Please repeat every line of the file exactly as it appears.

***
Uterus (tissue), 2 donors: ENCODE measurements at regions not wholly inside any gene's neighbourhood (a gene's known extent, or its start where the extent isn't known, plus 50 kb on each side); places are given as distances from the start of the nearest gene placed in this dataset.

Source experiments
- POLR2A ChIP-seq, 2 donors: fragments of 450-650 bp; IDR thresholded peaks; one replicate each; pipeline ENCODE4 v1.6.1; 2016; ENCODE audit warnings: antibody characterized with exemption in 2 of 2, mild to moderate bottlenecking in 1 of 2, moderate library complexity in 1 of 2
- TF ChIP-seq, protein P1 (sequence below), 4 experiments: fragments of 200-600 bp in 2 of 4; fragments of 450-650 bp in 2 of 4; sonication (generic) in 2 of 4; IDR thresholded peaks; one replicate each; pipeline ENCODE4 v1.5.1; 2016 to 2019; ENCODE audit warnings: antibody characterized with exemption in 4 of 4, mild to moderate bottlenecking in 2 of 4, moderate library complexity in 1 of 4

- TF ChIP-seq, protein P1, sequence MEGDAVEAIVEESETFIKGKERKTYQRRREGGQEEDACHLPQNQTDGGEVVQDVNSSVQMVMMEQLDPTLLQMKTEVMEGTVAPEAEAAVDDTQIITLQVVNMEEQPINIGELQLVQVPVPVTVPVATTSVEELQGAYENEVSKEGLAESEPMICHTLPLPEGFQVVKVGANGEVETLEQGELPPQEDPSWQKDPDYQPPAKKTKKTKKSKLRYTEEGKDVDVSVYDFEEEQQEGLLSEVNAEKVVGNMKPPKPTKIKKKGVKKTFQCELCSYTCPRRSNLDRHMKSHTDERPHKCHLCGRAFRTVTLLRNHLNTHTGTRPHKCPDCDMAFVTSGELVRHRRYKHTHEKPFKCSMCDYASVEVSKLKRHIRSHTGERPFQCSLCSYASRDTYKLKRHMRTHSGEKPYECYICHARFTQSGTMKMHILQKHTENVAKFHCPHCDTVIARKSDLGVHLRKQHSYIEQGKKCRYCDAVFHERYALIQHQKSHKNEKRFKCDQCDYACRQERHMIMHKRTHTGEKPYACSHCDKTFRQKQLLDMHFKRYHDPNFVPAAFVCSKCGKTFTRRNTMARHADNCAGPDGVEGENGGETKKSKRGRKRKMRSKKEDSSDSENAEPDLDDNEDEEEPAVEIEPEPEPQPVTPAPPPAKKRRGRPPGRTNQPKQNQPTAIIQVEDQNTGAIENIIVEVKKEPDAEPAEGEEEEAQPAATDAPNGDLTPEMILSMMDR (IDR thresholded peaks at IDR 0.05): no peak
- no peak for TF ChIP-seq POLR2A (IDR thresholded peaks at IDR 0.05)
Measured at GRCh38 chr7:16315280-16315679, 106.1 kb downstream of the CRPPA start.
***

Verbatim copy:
Uterus (tissue), 2 donors: ENCODE measurements at regions not wholly inside any gene's neighbourhood (a gene's known extent, or its start where the extent isn't known, plus 50 kb on each side); places are given as distances from the start of the nearest gene placed in this dataset.

Source experiments
- POLR2A ChIP-seq, 2 donors: fragments of 450-650 bp; IDR thresholded peaks; one replicate each; pipeline ENCODE4 v1.6.1; 2016; ENCODE audit warnings: antibody characterized with exemption in 2 of 2, mild to moderate bottlenecking in 1 of 2, moderate library complexity in 1 of 2
- TF ChIP-seq, protein P1 (sequence below), 4 experiments: fragments of 200-600 bp in 2 of 4; fragments of 450-650 bp in 2 of 4; sonication (generic) in 2 of 4; IDR thresholded peaks; one replicate each; pipeline ENCODE4 v1.5.1; 2016 to 2019; ENCODE audit warnings: antibody characterized with exemption in 4 of 4, mild to moderate bottlenecking in 2 of 4, moderate library complexity in 1 of 4

- TF ChIP-seq, protein P1, sequence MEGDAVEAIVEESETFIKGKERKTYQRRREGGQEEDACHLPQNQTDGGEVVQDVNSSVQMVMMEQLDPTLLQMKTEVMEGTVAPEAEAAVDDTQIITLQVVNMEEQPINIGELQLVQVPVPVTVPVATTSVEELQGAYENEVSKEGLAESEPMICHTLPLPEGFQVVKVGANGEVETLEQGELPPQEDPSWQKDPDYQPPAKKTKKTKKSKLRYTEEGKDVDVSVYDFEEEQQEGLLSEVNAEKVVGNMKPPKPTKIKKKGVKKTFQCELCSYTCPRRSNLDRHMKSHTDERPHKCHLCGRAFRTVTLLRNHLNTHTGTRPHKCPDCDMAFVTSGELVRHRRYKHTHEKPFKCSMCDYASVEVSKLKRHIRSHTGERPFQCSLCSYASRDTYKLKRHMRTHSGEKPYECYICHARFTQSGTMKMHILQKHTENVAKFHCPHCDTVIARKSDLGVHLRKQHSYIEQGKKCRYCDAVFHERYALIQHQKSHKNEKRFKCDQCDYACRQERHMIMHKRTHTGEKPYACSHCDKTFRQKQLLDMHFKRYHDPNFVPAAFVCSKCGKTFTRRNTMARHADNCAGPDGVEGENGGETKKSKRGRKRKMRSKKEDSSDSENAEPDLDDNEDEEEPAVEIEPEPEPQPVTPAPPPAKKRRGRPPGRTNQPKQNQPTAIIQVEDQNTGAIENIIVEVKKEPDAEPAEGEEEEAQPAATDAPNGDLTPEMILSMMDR (IDR thresholded peaks at IDR 0.05): no peak
- no peak for TF ChIP-seq POLR2A (IDR thresholded peaks at IDR 0.05)
Measured at GRCh38 chr7:16315280-16315679, 106.1 kb downstream of the CRPPA start.